• Proper Car Glaze Techniques

    Car glaze is a step between polishing and waxing a vehicle. It’s a way of adding to the shine, which is why manufacturers use it on new cars. It’s something that should be done after any paint job, as it will make the vehicle look a great deal better when you take it on the road.

    How Car Glaze Works

    Car glaze is something you should use after the car polish. It uses oils and emollients and very fine friction to bring a real shine to the paint on the car. Car glaze will help rid the paintwork of swirls and tiny scratches and the oils in the glaze will make the finish smoother.

    Types Of Glaze

    Using a car glaze is part of car detailing. You’ll achieve the best results if you use the correct type of glaze for your car-for instance, a dark paint glaze if your car has dark paint. A show car glaze will give the highest possible finish. Remember, though, that no glaze will offer protection to the paint work. In order to do that, you’ll need to apply wax on top of the glaze. Do this as soon as you’ve fully buffed the glaze.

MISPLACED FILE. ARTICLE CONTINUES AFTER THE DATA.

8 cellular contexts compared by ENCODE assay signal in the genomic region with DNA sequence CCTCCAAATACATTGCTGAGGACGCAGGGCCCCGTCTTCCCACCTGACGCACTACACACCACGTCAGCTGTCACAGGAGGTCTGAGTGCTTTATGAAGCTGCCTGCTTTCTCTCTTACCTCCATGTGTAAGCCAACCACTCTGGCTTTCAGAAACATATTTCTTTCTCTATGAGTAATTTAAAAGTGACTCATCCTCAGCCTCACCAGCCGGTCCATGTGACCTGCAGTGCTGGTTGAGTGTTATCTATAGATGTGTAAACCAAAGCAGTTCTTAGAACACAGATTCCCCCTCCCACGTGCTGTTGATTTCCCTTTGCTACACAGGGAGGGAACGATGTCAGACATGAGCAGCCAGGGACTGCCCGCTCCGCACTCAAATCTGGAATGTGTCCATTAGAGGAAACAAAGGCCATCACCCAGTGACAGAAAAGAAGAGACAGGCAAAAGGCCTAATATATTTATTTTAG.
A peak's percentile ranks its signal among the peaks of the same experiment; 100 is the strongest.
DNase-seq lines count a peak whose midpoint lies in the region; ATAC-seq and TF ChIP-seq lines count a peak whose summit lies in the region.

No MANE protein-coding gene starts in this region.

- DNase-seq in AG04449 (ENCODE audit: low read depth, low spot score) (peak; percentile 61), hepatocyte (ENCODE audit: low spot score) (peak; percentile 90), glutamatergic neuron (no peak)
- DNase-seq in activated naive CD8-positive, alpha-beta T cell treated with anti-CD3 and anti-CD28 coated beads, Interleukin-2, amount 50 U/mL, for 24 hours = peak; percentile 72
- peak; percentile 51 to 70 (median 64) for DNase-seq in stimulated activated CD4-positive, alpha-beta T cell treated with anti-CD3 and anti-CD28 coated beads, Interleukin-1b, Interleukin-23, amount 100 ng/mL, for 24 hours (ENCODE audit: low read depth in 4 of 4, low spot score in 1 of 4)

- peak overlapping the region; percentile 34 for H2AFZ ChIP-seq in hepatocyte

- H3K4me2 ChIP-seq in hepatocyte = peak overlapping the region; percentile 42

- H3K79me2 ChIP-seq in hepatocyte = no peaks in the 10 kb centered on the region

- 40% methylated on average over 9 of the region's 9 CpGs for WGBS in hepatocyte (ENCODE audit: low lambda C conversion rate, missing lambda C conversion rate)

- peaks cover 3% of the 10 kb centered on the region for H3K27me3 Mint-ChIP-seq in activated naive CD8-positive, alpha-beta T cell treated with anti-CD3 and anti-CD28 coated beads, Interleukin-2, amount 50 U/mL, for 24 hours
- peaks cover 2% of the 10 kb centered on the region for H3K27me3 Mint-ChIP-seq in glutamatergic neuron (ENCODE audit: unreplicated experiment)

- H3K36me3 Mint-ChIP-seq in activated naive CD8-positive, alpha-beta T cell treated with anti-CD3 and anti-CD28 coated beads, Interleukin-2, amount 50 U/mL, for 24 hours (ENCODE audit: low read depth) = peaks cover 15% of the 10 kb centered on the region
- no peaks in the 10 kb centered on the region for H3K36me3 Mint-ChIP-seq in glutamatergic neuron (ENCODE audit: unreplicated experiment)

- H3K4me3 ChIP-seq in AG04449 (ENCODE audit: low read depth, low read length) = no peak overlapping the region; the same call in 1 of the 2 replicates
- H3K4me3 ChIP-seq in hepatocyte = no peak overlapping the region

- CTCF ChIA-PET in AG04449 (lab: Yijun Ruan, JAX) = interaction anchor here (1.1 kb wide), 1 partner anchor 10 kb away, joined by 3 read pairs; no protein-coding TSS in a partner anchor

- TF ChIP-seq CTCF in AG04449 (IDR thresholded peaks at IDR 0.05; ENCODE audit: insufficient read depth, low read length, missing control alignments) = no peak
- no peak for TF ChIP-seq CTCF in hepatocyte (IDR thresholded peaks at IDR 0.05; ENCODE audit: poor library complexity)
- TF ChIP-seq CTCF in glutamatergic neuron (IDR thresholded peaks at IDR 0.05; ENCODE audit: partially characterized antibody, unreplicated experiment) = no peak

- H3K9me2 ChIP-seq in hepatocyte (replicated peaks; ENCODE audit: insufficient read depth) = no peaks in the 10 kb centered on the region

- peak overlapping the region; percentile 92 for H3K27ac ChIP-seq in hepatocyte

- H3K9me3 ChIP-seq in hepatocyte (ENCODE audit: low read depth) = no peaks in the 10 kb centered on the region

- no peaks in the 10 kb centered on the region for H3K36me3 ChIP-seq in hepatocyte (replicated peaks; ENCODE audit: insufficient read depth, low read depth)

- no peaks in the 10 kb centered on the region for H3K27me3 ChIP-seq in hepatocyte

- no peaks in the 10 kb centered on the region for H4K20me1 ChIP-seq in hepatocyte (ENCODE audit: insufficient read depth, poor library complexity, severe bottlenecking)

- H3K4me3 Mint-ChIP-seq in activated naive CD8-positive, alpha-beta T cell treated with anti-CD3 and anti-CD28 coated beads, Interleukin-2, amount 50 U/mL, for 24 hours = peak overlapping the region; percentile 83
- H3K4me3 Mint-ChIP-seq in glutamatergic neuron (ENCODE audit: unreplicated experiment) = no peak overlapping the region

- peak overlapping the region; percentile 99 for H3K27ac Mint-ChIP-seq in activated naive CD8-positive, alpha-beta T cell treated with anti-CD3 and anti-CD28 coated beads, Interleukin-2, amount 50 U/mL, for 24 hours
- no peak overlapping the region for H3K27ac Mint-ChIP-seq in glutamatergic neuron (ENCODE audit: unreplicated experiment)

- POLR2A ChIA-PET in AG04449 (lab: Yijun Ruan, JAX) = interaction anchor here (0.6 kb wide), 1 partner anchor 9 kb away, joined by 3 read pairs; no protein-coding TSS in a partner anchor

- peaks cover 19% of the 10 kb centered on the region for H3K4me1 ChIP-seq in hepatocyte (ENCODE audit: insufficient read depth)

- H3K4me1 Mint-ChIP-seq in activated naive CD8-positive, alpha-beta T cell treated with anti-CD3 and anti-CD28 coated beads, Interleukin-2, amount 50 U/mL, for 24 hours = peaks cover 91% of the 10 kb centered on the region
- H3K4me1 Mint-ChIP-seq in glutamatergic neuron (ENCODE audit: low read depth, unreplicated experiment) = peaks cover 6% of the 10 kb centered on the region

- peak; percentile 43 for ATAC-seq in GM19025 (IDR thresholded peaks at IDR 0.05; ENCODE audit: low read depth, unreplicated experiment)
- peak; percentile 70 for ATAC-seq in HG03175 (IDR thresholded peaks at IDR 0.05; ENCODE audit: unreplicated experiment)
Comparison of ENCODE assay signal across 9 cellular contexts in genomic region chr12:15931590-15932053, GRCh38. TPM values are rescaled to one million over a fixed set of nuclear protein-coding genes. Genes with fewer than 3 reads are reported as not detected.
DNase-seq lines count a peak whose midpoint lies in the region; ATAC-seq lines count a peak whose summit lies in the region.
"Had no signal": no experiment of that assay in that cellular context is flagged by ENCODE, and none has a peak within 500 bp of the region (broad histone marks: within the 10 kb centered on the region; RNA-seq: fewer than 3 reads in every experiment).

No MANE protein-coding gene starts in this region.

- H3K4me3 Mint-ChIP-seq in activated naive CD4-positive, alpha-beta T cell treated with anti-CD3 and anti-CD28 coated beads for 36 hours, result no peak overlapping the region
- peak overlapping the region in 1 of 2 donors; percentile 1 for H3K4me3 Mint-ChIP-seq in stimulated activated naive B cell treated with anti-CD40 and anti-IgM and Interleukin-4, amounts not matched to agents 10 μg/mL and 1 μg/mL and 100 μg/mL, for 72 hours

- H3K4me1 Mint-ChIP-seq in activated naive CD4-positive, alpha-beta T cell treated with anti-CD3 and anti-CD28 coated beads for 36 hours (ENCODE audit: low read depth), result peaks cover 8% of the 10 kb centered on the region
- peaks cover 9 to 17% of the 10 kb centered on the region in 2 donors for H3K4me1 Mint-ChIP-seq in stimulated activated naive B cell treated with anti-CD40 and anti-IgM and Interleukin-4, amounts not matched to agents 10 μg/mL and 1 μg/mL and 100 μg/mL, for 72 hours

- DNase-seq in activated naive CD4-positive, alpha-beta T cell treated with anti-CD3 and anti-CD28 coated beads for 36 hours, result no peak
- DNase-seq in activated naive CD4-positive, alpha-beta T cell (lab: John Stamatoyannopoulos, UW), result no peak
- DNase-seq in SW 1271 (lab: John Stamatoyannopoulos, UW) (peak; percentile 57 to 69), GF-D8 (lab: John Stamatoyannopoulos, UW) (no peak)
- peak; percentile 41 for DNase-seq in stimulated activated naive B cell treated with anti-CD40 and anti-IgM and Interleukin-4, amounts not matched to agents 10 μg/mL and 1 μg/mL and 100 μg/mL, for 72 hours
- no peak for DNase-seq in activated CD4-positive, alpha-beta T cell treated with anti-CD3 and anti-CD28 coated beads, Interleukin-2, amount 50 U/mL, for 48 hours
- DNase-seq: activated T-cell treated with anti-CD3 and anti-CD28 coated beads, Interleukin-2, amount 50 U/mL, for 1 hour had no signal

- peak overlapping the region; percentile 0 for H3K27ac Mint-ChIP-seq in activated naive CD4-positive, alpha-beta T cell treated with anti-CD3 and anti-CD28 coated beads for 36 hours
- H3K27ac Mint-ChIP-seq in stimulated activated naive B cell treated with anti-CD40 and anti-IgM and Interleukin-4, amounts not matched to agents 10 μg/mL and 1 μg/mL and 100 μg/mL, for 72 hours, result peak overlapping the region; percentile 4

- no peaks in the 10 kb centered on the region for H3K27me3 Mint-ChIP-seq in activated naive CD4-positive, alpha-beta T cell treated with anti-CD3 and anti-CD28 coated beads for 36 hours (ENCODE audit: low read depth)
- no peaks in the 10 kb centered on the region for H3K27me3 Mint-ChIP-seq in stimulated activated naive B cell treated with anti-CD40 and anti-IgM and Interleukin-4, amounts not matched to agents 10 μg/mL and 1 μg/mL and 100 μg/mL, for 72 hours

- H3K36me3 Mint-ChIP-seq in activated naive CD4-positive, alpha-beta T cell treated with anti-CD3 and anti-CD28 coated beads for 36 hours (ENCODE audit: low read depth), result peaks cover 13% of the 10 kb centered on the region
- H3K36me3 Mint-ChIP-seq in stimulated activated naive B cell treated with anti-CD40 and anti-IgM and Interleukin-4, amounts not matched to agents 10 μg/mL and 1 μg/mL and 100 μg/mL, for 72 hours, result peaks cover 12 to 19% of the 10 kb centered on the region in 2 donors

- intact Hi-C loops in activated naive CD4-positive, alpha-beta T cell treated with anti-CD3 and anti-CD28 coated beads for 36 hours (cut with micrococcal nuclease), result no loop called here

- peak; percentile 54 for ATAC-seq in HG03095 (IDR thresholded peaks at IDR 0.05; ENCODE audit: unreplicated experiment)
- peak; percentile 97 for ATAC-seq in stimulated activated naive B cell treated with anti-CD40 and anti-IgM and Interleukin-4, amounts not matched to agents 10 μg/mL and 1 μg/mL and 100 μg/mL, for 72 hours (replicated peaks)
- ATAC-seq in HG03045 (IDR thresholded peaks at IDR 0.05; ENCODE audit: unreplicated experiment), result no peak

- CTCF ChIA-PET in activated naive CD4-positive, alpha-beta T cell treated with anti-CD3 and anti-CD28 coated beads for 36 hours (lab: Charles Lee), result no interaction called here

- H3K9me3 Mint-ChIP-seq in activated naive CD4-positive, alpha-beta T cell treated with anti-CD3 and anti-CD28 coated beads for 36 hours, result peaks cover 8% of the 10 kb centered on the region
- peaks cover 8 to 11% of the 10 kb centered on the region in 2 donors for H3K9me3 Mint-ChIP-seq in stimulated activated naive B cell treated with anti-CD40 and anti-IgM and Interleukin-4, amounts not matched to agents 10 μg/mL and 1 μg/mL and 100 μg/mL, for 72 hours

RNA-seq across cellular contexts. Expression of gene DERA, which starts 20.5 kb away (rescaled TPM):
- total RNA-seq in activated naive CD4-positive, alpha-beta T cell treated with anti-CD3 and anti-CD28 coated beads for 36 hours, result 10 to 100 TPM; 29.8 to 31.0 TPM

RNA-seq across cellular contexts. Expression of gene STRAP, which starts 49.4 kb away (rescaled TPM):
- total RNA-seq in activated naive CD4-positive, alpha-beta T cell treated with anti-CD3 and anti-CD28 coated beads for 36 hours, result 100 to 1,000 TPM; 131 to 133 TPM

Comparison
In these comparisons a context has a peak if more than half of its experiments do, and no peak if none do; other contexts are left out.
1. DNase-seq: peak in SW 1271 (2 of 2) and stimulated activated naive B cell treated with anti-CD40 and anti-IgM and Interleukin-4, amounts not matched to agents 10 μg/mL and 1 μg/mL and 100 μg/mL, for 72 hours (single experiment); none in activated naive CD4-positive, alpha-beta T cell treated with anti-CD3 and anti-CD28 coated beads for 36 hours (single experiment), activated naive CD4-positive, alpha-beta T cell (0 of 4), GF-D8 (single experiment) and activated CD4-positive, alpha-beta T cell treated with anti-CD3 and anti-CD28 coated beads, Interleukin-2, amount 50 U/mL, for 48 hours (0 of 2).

Use the proper tools to apply the glaze. Ideally you should have a glazer that will attach to your orbital or rotary buffer. You can also apply by hand, but you’ll find the process a great deal slower, and you won’t penetrate in quite the same way, as you won’t go as deep into the paint.


    However you apply the car glaze it’s important to go one small section at a time. This way there’s no danger of the glaze drying out a little, and you won’t need to put too much of it on the paintwork at any one time. Work it in thoroughly so that none of the glaze color can still be seen. Make sure you cover the area completely, working in the glaze, before you move on to the next section.

    There is one type of glaze, M7, that’s applied differently. It’s meant to sink into the pores of the paintwork so it needs to sit on the car, much like a wax, before it’s rubbed off. With the other types of car glaze you shouldn’t let the glaze sit at all. With any mechanical sander, you don’t need to press down. Let the ingredients in the car glaze do the work for you. Just run the tool over the surface lightly until you can’t see the glaze. Be certain that you cover all the paint.


    You don’t need to use a great deal of car glaze on each section. You will find it works best when used quite sparingly. One squirt along the length of a section is perfectly adequate. Keep the sections quite small; instead of glazing all the hood at once, split it into 2 sections, for instance. This will also give you greater control over the glazing.